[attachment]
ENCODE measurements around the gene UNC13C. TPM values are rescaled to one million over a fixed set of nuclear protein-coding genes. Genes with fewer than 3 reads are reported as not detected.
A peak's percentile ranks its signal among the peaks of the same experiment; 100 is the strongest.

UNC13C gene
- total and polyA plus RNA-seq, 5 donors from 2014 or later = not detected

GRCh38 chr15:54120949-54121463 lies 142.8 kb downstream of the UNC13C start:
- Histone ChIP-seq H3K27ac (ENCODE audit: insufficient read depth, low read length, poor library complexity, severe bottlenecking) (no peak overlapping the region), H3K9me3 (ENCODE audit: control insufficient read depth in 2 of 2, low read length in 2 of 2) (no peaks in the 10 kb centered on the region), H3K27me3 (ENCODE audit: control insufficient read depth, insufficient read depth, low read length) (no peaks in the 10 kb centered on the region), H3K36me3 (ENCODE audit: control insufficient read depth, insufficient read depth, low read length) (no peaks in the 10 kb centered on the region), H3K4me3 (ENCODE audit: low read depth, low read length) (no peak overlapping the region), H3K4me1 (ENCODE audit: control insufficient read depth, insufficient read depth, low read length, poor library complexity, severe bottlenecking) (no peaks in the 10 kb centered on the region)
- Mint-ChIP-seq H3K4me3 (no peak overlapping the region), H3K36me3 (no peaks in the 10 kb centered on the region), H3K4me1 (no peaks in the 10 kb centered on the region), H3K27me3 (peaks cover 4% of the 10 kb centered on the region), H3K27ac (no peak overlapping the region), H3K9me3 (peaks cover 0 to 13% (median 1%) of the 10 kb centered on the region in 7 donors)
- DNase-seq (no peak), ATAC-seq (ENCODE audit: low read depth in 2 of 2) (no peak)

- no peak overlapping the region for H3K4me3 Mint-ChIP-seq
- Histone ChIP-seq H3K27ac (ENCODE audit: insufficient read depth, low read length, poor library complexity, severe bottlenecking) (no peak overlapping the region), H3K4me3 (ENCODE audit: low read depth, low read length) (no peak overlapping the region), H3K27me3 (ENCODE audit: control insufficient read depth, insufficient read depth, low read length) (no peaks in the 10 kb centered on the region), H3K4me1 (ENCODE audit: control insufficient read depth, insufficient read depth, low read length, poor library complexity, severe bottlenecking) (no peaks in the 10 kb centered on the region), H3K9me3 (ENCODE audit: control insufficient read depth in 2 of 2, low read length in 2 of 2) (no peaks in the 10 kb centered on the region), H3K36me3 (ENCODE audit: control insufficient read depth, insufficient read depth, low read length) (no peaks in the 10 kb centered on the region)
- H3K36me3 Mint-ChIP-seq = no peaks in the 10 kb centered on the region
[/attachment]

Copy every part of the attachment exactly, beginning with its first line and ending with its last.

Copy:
ENCODE measurements around the gene UNC13C. TPM values are rescaled to one million over a fixed set of nuclear protein-coding genes. Genes with fewer than 3 reads are reported as not detected.
A peak's percentile ranks its signal among the peaks of the same experiment; 100 is the strongest.

UNC13C gene
- total and polyA plus RNA-seq, 5 donors from 2014 or later = not detected

GRCh38 chr15:54120949-54121463 lies 142.8 kb downstream of the UNC13C start:
- Histone ChIP-seq H3K27ac (ENCODE audit: insufficient read depth, low read length, poor library complexity, severe bottlenecking) (no peak overlapping the region), H3K9me3 (ENCODE audit: control insufficient read depth in 2 of 2, low read length in 2 of 2) (no peaks in the 10 kb centered on the region), H3K27me3 (ENCODE audit: control insufficient read depth, insufficient read depth, low read length) (no peaks in the 10 kb centered on the region), H3K36me3 (ENCODE audit: control insufficient read depth, insufficient read depth, low read length) (no peaks in the 10 kb centered on the region), H3K4me3 (ENCODE audit: low read depth, low read length) (no peak overlapping the region), H3K4me1 (ENCODE audit: control insufficient read depth, insufficient read depth, low read length, poor library complexity, severe bottlenecking) (no peaks in the 10 kb centered on the region)
- Mint-ChIP-seq H3K4me3 (no peak overlapping the region), H3K36me3 (no peaks in the 10 kb centered on the region), H3K4me1 (no peaks in the 10 kb centered on the region), H3K27me3 (peaks cover 4% of the 10 kb centered on the region), H3K27ac (no peak overlapping the region), H3K9me3 (peaks cover 0 to 13% (median 1%) of the 10 kb centered on the region in 7 donors)
- DNase-seq (no peak), ATAC-seq (ENCODE audit: low read depth in 2 of 2) (no peak)

- no peak overlapping the region for H3K4me3 Mint-ChIP-seq
- Histone ChIP-seq H3K27ac (ENCODE audit: insufficient read depth, low read length, poor library complexity, severe bottlenecking) (no peak overlapping the region), H3K4me3 (ENCODE audit: low read depth, low read length) (no peak overlapping the region), H3K27me3 (ENCODE audit: control insufficient read depth, insufficient read depth, low read length) (no peaks in the 10 kb centered on the region), H3K4me1 (ENCODE audit: control insufficient read depth, insufficient read depth, low read length, poor library complexity, severe bottlenecking) (no peaks in the 10 kb centered on the region), H3K9me3 (ENCODE audit: control insufficient read depth in 2 of 2, low read length in 2 of 2) (no peaks in the 10 kb centered on the region), H3K36me3 (ENCODE audit: control insufficient read depth, insufficient read depth, low read length) (no peaks in the 10 kb centered on the region)
- H3K36me3 Mint-ChIP-seq = no peaks in the 10 kb centered on the region